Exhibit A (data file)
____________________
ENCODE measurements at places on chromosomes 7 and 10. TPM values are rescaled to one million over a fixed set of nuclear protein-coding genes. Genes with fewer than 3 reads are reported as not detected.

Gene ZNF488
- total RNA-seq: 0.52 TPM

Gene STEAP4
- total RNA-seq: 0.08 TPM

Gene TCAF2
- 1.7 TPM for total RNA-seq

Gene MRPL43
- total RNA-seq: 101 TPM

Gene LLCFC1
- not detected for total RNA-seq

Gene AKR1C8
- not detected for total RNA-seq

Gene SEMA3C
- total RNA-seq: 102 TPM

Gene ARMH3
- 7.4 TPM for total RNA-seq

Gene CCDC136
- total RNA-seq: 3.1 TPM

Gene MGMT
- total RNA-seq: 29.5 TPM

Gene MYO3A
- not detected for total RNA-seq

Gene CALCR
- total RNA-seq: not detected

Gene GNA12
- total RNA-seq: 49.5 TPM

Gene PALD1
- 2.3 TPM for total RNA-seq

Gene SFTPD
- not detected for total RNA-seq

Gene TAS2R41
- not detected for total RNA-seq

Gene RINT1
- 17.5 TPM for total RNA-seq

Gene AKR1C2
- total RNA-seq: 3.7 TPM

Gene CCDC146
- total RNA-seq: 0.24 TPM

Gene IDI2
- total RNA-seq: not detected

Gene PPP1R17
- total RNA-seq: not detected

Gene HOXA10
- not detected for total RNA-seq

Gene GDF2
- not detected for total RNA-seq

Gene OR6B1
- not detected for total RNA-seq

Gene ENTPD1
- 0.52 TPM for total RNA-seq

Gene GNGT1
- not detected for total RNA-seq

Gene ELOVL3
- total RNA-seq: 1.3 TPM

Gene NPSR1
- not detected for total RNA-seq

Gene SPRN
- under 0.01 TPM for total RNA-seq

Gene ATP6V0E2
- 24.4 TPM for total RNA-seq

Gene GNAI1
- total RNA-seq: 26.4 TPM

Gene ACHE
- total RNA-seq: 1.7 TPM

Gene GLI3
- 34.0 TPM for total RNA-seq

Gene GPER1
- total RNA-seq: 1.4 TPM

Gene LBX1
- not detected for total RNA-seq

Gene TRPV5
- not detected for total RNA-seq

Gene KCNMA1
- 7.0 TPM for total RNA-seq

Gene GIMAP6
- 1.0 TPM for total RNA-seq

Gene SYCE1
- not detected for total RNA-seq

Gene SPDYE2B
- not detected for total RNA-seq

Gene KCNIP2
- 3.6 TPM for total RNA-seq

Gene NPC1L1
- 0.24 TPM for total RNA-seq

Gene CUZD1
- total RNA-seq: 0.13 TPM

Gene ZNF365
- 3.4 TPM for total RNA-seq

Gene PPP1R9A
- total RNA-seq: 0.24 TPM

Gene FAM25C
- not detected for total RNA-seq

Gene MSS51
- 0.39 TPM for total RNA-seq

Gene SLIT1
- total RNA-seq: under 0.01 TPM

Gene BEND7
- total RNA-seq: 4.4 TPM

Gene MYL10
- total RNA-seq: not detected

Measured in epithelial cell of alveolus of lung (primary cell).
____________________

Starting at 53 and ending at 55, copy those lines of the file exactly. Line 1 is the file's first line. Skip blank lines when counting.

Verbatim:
- not detected for total RNA-seq

Gene ELOVL3
- total RNA-seq: 1.3 TPM